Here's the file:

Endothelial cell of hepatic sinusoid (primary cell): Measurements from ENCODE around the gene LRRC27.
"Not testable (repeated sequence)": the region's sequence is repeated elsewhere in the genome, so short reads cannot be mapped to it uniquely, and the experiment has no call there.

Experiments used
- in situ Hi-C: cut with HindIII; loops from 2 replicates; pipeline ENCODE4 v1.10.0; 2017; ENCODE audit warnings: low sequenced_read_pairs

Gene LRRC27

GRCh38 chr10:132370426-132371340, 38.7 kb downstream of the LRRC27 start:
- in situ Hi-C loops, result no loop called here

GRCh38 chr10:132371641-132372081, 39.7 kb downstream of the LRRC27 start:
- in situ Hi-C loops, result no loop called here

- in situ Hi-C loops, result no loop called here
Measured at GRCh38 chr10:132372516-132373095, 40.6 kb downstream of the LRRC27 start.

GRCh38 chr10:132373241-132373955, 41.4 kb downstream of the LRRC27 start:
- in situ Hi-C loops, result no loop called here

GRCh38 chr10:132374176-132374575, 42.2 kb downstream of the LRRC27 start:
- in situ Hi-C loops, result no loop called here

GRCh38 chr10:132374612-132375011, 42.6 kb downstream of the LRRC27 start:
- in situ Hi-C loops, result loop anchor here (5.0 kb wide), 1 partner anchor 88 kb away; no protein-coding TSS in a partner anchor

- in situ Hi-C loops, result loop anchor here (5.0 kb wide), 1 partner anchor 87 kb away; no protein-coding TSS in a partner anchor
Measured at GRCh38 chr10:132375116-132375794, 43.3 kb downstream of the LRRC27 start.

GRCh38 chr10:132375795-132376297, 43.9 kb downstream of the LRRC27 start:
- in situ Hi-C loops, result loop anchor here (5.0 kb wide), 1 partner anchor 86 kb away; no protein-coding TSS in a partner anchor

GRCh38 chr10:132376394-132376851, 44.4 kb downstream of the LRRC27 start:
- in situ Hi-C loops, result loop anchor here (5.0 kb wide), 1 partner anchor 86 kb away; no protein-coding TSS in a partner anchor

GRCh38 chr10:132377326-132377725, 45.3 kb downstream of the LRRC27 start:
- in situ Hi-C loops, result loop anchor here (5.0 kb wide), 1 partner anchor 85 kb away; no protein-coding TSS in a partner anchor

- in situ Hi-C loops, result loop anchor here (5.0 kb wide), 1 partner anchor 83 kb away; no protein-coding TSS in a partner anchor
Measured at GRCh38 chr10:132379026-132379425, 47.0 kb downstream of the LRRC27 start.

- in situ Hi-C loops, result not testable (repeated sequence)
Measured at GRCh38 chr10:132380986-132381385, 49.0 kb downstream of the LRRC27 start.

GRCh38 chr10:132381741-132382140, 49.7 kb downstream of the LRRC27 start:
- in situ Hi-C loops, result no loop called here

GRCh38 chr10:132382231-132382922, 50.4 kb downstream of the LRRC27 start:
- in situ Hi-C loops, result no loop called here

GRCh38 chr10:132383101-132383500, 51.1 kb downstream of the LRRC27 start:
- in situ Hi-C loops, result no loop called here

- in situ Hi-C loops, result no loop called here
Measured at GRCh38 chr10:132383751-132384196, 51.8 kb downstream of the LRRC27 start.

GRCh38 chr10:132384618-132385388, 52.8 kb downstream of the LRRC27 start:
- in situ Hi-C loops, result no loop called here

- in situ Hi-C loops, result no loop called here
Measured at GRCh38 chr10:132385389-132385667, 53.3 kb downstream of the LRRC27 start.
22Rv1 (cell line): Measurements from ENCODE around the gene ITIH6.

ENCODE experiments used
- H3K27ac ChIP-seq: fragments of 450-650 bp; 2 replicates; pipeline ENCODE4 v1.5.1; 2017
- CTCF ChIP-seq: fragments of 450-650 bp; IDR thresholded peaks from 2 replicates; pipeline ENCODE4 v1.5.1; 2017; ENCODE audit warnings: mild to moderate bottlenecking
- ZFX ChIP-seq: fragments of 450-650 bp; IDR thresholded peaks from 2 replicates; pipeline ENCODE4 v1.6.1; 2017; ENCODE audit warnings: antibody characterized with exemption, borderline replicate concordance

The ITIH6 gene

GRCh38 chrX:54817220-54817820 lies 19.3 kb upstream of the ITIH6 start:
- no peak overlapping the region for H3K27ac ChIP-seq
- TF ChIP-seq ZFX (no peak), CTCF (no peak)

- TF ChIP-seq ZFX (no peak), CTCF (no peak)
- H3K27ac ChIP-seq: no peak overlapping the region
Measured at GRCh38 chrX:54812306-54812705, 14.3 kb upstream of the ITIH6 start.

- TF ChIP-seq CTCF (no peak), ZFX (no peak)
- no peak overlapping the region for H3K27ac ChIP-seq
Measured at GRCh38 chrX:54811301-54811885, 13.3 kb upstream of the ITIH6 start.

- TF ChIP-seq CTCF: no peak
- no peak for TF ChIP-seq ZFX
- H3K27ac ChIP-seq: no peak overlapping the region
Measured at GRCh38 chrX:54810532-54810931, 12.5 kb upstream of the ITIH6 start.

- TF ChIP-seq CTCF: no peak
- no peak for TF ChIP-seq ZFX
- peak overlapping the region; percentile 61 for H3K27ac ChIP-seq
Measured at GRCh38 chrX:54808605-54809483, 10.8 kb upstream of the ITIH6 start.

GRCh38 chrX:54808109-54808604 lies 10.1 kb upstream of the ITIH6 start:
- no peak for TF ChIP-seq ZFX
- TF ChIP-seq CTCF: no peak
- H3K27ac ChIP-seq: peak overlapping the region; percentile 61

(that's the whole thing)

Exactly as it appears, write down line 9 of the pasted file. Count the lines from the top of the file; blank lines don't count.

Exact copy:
- in situ Hi-C loops, result no loop called here